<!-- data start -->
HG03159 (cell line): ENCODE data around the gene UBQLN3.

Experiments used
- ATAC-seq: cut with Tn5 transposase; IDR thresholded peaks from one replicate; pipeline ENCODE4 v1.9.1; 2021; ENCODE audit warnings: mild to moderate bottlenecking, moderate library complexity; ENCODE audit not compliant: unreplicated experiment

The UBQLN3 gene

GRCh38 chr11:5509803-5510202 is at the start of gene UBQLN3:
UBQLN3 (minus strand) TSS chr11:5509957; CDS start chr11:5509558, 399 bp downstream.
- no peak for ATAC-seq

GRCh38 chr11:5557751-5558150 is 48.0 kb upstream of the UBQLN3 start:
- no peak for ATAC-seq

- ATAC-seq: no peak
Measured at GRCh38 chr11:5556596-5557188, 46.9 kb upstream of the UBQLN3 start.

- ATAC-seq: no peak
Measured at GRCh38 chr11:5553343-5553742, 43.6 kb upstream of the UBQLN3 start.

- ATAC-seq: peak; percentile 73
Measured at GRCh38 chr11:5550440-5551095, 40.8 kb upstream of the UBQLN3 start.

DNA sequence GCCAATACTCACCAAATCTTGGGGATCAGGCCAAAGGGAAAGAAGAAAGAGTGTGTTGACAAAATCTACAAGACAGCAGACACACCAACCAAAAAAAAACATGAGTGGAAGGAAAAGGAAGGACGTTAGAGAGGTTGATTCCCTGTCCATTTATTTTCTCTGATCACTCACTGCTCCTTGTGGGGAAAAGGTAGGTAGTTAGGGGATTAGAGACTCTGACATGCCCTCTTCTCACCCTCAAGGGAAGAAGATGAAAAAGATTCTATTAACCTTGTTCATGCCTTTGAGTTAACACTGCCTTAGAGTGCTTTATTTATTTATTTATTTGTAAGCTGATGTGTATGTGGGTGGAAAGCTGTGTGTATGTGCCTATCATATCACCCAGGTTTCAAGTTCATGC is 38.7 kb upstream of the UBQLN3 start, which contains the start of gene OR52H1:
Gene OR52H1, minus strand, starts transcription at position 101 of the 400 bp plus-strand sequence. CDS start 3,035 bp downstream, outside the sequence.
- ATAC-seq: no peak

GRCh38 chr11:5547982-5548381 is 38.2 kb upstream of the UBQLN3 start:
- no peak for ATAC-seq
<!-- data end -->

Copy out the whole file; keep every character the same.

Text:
HG03159 (cell line): ENCODE data around the gene UBQLN3.

Experiments used
- ATAC-seq: cut with Tn5 transposase; IDR thresholded peaks from one replicate; pipeline ENCODE4 v1.9.1; 2021; ENCODE audit warnings: mild to moderate bottlenecking, moderate library complexity; ENCODE audit not compliant: unreplicated experiment

The UBQLN3 gene

GRCh38 chr11:5509803-5510202 is at the start of gene UBQLN3:
UBQLN3 (minus strand) TSS chr11:5509957; CDS start chr11:5509558, 399 bp downstream.
- no peak for ATAC-seq

GRCh38 chr11:5557751-5558150 is 48.0 kb upstream of the UBQLN3 start:
- no peak for ATAC-seq

- ATAC-seq: no peak
Measured at GRCh38 chr11:5556596-5557188, 46.9 kb upstream of the UBQLN3 start.

- ATAC-seq: no peak
Measured at GRCh38 chr11:5553343-5553742, 43.6 kb upstream of the UBQLN3 start.

- ATAC-seq: peak; percentile 73
Measured at GRCh38 chr11:5550440-5551095, 40.8 kb upstream of the UBQLN3 start.

DNA sequence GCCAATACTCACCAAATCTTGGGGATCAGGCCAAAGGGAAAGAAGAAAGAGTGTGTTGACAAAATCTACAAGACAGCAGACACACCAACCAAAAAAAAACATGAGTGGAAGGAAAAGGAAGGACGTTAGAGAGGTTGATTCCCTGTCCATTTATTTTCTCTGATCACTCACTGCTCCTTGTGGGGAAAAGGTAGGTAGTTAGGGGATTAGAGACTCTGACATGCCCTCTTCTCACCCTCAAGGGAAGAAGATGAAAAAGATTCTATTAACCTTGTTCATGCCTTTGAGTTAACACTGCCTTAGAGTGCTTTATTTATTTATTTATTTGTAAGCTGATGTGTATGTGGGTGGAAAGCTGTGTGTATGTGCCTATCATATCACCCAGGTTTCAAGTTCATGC is 38.7 kb upstream of the UBQLN3 start, which contains the start of gene OR52H1:
Gene OR52H1, minus strand, starts transcription at position 101 of the 400 bp plus-strand sequence. CDS start 3,035 bp downstream, outside the sequence.
- ATAC-seq: no peak

GRCh38 chr11:5547982-5548381 is 38.2 kb upstream of the UBQLN3 start:
- no peak for ATAC-seq